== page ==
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Catch me up on M3 LR from 2018 vs current

bottomsup

Member
Aug 19, 2018
187
173
ca
I have a 2018 LR with 310 range and decided to check out the tesla site tonight and see the LR is now AWD and has a 353 mile range. Is the battery larger? what changed.

Thanks
 

dmurphy

Woof.
Dec 7, 2018
3,394
4,590
New Jersey - Morris County
I have a 2018 LR with 310 range and decided to check out the tesla site tonight and see the LR is now AWD and has a 353 mile range. Is the battery larger? what changed.

Thanks

Better software
Better motors
Better battery chemistry
Better cooling and heating - heat pump for efficiency

Add them all up, and the range goes up by a whole lot!

Tesla continues to evolve and innovate... it’s fantastic.
 

leonar40

Member
Jan 6, 2021
179
89
Bloomington, IN
Some of the upgrades are certainly having some early life growing pains, ie the heat pump, changes to the interior that some like and some don't (removal of the dead pedal). I'm perfectly happy with my 2018 LR AWD and personally am glad I'm not dealing with any of the new issues. I'm sure they will all eventually get ironed out though.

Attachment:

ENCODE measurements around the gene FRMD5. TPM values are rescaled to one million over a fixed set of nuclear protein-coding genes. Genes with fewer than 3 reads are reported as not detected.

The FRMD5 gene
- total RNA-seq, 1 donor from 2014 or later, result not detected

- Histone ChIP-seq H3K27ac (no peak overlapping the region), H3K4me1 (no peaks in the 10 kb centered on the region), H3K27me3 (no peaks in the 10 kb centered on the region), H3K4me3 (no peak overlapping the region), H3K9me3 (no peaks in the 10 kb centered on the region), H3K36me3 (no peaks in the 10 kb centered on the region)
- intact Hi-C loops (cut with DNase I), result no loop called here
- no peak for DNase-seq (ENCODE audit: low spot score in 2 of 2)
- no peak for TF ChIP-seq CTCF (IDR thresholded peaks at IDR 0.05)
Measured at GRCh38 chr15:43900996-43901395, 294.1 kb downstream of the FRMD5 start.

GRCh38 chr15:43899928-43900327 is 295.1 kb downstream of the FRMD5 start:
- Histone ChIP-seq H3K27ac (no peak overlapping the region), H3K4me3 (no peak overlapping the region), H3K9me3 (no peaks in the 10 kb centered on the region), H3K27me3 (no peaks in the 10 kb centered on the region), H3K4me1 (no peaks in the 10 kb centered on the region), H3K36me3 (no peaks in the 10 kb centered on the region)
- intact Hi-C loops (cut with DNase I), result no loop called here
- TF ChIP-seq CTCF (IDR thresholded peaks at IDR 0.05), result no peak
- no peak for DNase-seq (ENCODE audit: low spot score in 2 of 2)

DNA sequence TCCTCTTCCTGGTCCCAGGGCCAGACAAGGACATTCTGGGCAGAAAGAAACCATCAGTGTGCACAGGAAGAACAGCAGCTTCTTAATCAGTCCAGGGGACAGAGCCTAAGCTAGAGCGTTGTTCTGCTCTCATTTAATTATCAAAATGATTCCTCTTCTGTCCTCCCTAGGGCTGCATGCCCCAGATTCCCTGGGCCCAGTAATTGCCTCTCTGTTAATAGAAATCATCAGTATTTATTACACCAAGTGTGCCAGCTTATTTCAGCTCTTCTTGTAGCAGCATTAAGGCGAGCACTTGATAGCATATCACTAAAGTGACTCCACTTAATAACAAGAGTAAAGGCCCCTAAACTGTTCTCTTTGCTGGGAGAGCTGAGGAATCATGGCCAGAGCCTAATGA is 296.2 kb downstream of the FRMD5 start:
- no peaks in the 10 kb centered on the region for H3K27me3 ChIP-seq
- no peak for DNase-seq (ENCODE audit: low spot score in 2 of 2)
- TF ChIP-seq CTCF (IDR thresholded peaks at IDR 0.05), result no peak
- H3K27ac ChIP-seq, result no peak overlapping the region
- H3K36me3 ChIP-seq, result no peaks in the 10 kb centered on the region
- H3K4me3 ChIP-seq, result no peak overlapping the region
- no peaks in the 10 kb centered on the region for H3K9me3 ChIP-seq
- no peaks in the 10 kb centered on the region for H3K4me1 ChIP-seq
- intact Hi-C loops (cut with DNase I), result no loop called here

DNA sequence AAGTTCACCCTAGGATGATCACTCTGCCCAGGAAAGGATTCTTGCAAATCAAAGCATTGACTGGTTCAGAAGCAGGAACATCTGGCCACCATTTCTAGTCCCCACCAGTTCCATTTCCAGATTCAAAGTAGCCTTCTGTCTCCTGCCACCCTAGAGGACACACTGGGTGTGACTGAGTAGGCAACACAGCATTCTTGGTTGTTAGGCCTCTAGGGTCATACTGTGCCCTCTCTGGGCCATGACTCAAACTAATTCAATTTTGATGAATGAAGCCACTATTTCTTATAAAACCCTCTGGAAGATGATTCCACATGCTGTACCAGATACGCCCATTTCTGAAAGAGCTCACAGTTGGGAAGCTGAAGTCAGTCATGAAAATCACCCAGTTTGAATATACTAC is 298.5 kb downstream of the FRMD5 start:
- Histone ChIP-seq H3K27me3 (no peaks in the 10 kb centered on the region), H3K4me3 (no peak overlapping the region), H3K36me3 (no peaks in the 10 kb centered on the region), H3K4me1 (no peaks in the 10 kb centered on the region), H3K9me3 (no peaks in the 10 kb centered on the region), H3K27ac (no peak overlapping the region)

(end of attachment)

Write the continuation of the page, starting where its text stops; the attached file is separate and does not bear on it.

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SageBrush

REJECT Fascism
May 7, 2015
12,155
15,077
New Mexico
what changed
You are older.

Joking aside, your car (and my car) were rated 324 miles by the EPA but Tesla chose to list them as 310 miles. The ~ 10% increase in range is mostly heat pump/Octovalve, and I think the battery is a little better.

The improvement in range is a YMMV: not much difference outside of the summer, a definite improvement in cold winter climates. The numbers are a bit of an apples to oranges comparo because Tesla used a full 5 cycle EPA for the 2021 Model 3 instead of the 2 cycle EPA test used in the 2018 model.

Bottom LIne: Not much different for moderate climate owners; a definite improvement for cold winter folk.
 
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puckpurnell

Member
Dec 15, 2018
331
202
Connecticut
Some of the upgrades are certainly having some early life growing pains, ie the heat pump, changes to the interior that some like and some don't (removal of the dead pedal). I'm perfectly happy with my 2018 LR AWD and personally am glad I'm not dealing with any of the new issues. I'm sure they will all eventually get ironed out though.